A good credit history takes years to build, and can be instantly destroyed when even a modest medical co-payment bill is sent to collection. Currently, American consumers have no effective redress if a medical bill is sent to collection and reported to the credit bureaus. Even if the bill sent to collection is promptly paid, or is in dispute, it can drag down a credit score. The Fair Isaac Corporation, which produces the FICO score, has said that medical collections may lower a score by “100 points or more” for someone with a spotless credit history.
Recognizing the financial problems caused by medical bills that appear on credit reports, U.S. Senators Jeff Merkley of Oregon, Charles Schumer of New York, Robert Menendez of New Jersey and Sherrod Brown of Ohio called on the Consumer Financial Protection Bureau (CFPB) to investigate medical collections.
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At a recent hearing of the House Committee on Small Business, CFPB Director Richard Cordray made it clear that he would do so. Director Cordray was asked by Rep. Nydia Velazquez of New York whether the CFPB’s recent announcement that it would regulate credit bureaus would also include addressing medical debt on credit reports. His response revealed his intimate understanding of medical collection problems.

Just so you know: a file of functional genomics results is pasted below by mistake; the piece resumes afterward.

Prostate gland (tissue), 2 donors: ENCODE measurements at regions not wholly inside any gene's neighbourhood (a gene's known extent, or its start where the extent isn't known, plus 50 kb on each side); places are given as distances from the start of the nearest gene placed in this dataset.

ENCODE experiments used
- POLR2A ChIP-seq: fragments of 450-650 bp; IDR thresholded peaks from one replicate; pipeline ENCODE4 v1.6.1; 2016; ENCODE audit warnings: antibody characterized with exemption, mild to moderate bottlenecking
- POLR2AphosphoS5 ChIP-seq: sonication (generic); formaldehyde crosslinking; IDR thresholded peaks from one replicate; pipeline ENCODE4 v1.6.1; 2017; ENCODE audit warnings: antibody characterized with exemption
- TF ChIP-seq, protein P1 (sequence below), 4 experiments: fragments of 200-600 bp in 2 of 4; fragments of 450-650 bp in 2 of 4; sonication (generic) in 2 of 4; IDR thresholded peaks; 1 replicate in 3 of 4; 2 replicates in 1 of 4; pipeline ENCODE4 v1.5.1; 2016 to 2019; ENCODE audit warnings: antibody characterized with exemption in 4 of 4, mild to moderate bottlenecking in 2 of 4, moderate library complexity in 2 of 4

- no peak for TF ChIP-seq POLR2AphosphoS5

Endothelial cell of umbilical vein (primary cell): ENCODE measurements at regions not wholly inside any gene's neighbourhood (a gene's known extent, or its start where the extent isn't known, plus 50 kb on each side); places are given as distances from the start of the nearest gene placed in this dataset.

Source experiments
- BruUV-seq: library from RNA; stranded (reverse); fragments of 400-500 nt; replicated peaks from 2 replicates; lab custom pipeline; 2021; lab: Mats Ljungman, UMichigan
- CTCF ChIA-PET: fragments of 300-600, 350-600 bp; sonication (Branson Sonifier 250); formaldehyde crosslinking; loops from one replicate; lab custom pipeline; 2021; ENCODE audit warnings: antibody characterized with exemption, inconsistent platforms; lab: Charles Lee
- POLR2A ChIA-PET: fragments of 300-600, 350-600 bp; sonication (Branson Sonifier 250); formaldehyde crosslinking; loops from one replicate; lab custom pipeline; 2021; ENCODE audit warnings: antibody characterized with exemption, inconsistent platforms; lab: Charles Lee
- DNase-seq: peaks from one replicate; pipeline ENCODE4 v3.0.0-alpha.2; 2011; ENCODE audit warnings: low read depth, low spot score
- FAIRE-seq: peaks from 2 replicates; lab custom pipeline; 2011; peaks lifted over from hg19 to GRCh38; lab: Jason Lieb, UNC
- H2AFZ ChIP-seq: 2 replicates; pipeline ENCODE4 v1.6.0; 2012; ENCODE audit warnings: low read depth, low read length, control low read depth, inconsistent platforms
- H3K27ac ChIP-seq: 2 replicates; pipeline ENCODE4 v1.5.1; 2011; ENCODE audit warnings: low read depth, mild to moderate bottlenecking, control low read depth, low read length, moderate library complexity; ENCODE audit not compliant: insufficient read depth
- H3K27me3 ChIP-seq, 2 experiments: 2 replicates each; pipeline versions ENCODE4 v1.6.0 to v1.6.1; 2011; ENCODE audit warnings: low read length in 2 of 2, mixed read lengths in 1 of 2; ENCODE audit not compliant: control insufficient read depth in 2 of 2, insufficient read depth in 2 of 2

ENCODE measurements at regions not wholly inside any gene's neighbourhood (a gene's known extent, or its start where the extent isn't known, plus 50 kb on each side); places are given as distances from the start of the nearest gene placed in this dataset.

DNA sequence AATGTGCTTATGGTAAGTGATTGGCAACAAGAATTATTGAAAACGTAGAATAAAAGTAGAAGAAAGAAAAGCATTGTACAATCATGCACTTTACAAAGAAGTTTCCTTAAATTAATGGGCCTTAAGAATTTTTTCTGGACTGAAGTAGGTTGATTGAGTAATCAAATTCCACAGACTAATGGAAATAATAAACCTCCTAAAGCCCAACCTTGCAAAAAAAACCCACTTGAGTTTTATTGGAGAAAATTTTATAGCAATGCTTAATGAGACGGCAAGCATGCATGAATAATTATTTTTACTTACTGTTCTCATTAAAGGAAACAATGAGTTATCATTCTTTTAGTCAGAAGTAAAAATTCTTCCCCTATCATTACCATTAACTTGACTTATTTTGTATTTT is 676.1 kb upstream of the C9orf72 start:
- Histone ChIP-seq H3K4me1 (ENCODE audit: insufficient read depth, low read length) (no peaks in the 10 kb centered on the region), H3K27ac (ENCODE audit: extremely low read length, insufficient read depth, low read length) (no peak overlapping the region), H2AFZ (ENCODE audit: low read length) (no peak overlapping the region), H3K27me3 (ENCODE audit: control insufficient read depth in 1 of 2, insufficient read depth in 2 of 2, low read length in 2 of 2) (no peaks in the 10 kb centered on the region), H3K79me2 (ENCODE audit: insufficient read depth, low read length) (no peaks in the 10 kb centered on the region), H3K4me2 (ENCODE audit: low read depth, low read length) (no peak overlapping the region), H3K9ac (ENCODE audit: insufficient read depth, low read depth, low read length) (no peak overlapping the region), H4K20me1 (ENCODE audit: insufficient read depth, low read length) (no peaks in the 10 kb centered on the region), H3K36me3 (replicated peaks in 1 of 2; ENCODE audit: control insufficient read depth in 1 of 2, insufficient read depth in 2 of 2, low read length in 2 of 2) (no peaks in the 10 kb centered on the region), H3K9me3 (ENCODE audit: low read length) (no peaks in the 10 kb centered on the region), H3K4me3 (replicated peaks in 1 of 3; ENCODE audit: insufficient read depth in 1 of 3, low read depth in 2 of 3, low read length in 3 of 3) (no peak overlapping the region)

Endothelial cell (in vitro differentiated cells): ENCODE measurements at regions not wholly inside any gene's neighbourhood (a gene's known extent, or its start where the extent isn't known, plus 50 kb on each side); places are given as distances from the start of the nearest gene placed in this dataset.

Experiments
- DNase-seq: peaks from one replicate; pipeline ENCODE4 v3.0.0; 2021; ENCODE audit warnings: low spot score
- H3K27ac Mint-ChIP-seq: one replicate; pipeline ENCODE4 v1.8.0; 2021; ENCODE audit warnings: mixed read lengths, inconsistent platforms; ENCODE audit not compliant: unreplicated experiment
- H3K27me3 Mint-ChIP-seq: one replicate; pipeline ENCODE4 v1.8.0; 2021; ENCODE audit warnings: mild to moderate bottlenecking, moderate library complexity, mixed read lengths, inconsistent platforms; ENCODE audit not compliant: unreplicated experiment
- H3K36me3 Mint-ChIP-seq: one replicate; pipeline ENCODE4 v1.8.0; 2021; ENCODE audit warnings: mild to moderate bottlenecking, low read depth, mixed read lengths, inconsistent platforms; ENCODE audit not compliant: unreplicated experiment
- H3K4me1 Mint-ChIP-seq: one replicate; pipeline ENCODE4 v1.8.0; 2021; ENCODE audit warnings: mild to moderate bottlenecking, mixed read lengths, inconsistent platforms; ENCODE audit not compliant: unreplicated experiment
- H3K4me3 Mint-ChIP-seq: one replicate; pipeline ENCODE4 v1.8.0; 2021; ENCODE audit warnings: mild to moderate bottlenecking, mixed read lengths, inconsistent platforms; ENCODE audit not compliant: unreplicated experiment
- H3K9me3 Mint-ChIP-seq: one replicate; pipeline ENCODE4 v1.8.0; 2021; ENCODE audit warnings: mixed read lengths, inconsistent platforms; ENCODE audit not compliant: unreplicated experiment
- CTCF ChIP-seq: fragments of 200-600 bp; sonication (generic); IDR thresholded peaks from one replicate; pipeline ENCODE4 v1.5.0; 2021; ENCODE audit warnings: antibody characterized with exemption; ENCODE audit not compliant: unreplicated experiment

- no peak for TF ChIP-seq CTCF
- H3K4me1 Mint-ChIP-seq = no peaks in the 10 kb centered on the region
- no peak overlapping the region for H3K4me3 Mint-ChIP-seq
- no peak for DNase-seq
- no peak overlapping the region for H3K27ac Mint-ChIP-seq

Cordray described delays in medical billing, insurance disputes, confusion regarding co-payment amounts, and acknowledged that it is a “hard issue” whether disputed insurance claims should be considered debt. He responded that the CFPB was “going to be overseeing and supervising the larger participants in the credit reporting industry.” Noting that the credit reporting companies keep consumer files on millions of Americans, Cordray went on to say, “We will be overseeing all of their approach to this, including medical debt.”
Quite possibly, the scrutiny of Congress and the CFPB will result in a review by the Consumer Data Industry Association of its policies and practices for reporting medical debt.
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The Senators who have called on the CFPB to investigate medical debt have also introduced legislation to address this problem. They are sponsors of The Medical Debt Responsibility Act, a proposal that would amend the Fair Credit Reporting Act and require consumer reporting agencies to remove medical accounts from credit reports within 45 days of being fully paid or settled. To repeat, only medical accounts with a zero balance due would be removed from credit reports. Similar legislation has been filed in the U.S. House with strong bi-partisan support.
This legislative proposal would help millions of Americans who are now shut out of the affordable credit market due to medical collections that inaccurately portray them as risky consumers. It has the potential to save American consumers millions in dollars due to overpriced loans; money that could stimulate the economy by being spent on consumer goods. This multi-pronged approach — legislation and CFPB oversight of industry practices — may finally crack open the black box that the Consumer Data Industry Association does not want Americans looking into. Hopefully, Congress will act to pass the Medical Debt Responsibility Act AND the CFPB will further investigate the unfair practice of penalizing American who had the misfortune of having a medical bill sent to collection. Such scrutiny of the medical debt collection problem could not come at a better time.
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Image: rosmary, via Flickr